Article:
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Coping and adaptation to massive psychic trauma : case studies of Nazi Holocaust survivors / by Sandy Rappaport

Publication | Library Call Number: RC451.4.H62 R37 1991

This psychological study examines and analyzes coping and adaptation to massive psychic trauma of a randomly selected group of children and young adult survivors of the Nazi Holocaust. In-depth semi-structured psychological interviews were conducted with 28 Jewish survivors of Nazi-occupied Europe. These clinical interviews were formulated into three chronological time periods including: (a) pre-war years, (b) war years, (c) post-war years. This interview design was intended to facilitate the investigation of the hypothesis that coping with persecution, dehumanization, and multiple losses takes the form of adaptation and accommodation of preexisting personality structures, defense mechanisms, ego synthesis, gender differences, and their interaction with the immediate life-and-death struggle to survive in a constantly changing environment. Through a qualitative analysis of the interviews, this multidimensional approach to coping was analyzed from the sequential narrative of each survivor. In the aftermath of trauma, an experience that happened to an individual as a child or as a young adult is still part of the daily psychic experience of the individual. It affects memories, defenses, interpersonal relations, self-esteem, self-concept, fears, somatization, dreams, intrapsychic and interpersonal behavior, conscious and unconscious coping strategies. The most severe effect on the Holocaust survivors is that their worldview is shattered forever. Despite adjusting remarkably well, there is this impending fear that it will happen again. The use of an objective measure, SYMLOG (Systematic Multiple Level Observation of Groups), revealed an average survivor coping style based on his or her current personality. Survivors tend to cope best by uniting with others who have experienced a similar trauma. This study confirms that men and women cope differently in the extreme situation. Women tend to cope by emotionally bonding with other women, and men tend to be more task oriented. This does not mean that men did not get support from other men, or that women did not perform the necessary daily tasks for survival. However, in later life, this sample indicates that women became weaker emotionally due to a lack of task orientation in the outside world.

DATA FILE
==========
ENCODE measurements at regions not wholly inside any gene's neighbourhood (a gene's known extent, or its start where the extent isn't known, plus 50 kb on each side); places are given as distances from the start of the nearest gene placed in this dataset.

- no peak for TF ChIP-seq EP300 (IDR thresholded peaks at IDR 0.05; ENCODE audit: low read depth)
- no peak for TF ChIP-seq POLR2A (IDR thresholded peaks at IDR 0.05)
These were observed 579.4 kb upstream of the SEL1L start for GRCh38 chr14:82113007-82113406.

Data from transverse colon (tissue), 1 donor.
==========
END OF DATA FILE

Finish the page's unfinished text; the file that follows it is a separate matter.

Format
Book
Author/Creator
Rappaport, Sandy.
Published
1991
Includes bibliographical references (p. 220-260)
Language
English
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Record last modified: 2018-05-22 11:46:00
This page: https://collections.ushmm.org/search/catalog/bib32155